Chinese government website compromised, leads to Angler

Chinese government website compromised, leads to Angler

Chinese government website compromised, leads to Angler

Zscaler, the Internet security company, has noticed a compromised Chinese government website that led to the Angler Exploit Kit with an end payload of Cryptowall 3.0.

The “Chuxiong Archives” website, www.cxda[.]gov.cn, was compromised with injected code, but the compromise does not appear targeted and the site was cleaned up within 24 hours. The Threatlabz team have noticed some recent changes to Angler, as well as the inclusion of newer Flash exploits.

The Zscaler team’s full analysis can be read below:

Introduction

Despite a recent takedown targeting the Angler Exploit Kit (EK), it’s back to business as usual for kit operators. On 30-October-2015, ThreatLabZ noticed a compromised Chinese government website that led to the Angler Exploit Kit with an end payload of Cryptowall 3.0. This compromise does not appear targeted and the compromised site was cleaned up within 24 hours. We have noticed some recent changes to Angler, as well as the inclusion of newer Flash exploits. A set of indicators for this compromise is at the end of this post.

Compromised Site

The “Chuxiong Archives” website, www.cxda[.]gov.cn, was compromised with injected code. The site has a similar lookand feel to both the Chuxiong Yi Prefecture and Chuxiong City websites and appears somewhat inactive, but surprisingly the site was remediated in less than 24 hours. The full infection cycle from compromised site to encrypted payload is shown in the fiddler session below.

Infection cycle

Infection cycle

The injected code was before the opening HTML tag and was heavily obfuscated. The code, shown below, is very similar to other recent compromises we’ve observed and was present on every page of the site, suggesting a complete site compromise.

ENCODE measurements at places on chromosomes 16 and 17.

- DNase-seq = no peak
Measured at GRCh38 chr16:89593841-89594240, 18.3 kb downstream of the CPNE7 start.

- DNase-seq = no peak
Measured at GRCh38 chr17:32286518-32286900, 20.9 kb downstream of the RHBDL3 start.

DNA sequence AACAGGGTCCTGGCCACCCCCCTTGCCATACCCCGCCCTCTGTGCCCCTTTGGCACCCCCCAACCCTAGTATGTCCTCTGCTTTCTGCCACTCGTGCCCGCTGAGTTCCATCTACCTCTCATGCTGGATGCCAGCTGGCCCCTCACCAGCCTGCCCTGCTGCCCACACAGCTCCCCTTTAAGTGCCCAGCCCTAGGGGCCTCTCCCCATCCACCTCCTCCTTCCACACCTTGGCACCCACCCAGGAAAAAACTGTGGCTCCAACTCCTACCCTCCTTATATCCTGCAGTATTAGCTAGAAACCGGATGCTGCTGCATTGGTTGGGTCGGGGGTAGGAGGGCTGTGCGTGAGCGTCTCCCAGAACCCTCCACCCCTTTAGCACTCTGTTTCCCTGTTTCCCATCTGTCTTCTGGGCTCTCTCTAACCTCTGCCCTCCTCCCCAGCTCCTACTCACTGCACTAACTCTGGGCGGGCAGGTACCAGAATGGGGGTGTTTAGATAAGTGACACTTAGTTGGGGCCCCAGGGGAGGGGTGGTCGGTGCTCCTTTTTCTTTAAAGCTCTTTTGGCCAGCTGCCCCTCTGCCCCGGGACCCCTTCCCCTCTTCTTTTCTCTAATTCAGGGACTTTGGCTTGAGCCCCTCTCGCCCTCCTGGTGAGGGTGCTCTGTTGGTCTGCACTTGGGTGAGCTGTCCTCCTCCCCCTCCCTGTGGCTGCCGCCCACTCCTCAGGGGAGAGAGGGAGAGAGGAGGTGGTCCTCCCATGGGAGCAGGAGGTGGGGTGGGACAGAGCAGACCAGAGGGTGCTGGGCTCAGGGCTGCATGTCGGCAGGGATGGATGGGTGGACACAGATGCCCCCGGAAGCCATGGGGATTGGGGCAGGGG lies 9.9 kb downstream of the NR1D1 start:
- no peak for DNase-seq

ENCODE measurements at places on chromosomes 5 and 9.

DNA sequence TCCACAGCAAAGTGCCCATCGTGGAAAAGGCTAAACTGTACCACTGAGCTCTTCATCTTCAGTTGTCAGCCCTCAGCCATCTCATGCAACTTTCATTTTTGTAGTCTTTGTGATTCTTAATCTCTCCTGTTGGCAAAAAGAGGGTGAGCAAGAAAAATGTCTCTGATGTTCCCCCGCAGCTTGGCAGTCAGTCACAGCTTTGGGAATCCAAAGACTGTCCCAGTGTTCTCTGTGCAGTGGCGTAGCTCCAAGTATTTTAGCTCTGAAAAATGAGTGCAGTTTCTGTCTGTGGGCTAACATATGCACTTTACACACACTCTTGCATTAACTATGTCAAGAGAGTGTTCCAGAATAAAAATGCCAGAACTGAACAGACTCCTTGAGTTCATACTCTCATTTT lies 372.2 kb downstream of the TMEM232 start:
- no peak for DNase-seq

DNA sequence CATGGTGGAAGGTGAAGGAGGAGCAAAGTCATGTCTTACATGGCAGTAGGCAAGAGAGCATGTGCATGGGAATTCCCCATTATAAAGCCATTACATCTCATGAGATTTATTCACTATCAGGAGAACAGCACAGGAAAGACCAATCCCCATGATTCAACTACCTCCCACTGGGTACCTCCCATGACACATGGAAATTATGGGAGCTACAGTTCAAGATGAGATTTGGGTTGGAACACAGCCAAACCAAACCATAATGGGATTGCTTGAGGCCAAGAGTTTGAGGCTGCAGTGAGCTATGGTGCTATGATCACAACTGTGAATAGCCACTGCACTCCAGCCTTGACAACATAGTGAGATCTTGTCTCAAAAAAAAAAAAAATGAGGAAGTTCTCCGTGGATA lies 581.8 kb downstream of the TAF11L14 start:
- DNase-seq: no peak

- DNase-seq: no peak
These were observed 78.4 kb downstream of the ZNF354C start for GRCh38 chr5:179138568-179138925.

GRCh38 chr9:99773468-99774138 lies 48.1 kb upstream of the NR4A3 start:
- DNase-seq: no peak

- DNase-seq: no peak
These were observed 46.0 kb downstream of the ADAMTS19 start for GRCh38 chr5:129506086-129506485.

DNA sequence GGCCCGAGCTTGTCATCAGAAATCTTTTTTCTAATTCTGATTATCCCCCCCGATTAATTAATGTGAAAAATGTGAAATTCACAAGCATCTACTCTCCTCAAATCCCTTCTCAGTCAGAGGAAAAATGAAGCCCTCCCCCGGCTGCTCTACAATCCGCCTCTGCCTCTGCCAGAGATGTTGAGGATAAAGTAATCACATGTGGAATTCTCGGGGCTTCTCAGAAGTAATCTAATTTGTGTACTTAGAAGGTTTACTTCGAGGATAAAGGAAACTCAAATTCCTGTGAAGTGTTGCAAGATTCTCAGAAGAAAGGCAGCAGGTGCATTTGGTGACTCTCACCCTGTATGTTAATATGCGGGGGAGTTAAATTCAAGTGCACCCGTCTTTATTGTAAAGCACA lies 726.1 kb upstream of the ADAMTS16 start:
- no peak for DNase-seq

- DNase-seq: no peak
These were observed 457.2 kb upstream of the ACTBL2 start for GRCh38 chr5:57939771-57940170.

Chinese government website compromised, leads to Angler

Injected script

Consistent with other recent examples, the injected code appears to target Internet Explorer (IE) since Firefox and Chrome consistently throw errors when attempting to execute the code and no redirection occurs. IE has no issues executing the code, however, which unsurprisingly decodes to an iframe leading to an Angler EK landing page:

Decoded injected code

Decoded injected code

While we did not have access to the server-side code, it likely retrieves landing page URLs from a remote server since we observed iframes leading to multiple different Angler domains within a brief period of time.

Landing Page

The landing page for Angler is immediately recognisable, but with some notable recent changes. For example, instead of using a long block of around seven-character long strings inside divs tag, the newer landing pages use ‘li’ tags and most of the strings are only about two characters long. Additionally, there’s a conspicuous ‘triggerApi’ function toward the top of the main script block:

Chinese government website compromised, leads to Angler

Short strings and triggerApi function

Outside of these changes, the functionality of the landing page appears unchanged, and the goal is naturally to serve up a malicious SWF:

Chinese government website compromised, leads to Angler

Decoded landing page SWF objects

Malicious SWF – CVE-2015-7645

Kafeine already broke the news that Angler is exploiting Flash 19.0.0.207, and we can corroborate that with the samples we’ve observed.

Chinese government website compromised, leads to Angler

Flash 19.0.0.207 being exploited

In fact, we compared the sample from his recent post with one obtained from this infection and the structure is identical, with very few changes in the actionscript. The biggest change we saw was in the embedded binary data.

Chinese government website compromised, leads to Angler

SWF structure, 30-Oct sample on the left, Kafeine’s sample on the right

Chinese government website compromised, leads to Angler

Comparison of binary data, 30-Oct sample on the left, Kafeine’s sample on the right

Upon successful exploit cycle, a new CryptoWall 3.0 variant from the crypt13 campaign is downloaded and installed on the target machine. The image below shows a decrypted Command & Control (C&C) communication message from the CryptoWall variant which also contains the total number of files encrypted on the target system:

Chinese government website compromised, leads to Angler

CryptoWall 3.0 C&C message reporting encrypted file count

Final Thoughts

As stated, this seems to be business as usual for Angler EK operators. While these attacks were not targeted in nature, this is the first instance where we saw EK operators leveraging a government site to target end users. One interesting observation is that we no longer see any Diffie-Helman POST exchange to prevent replaying captured sessions for offline analysis. Additionally, there was a much larger number of C&C servers than we’ve previously observed, and some of the domain names seem to suggest multi-use hosts (e.g.: spam, bitcoin mining, etc). Note that none of the C&C servers are pseudo-randomly generated domains. ThreatLabZ will continue to track new developments with the Angler Exploit Kit.

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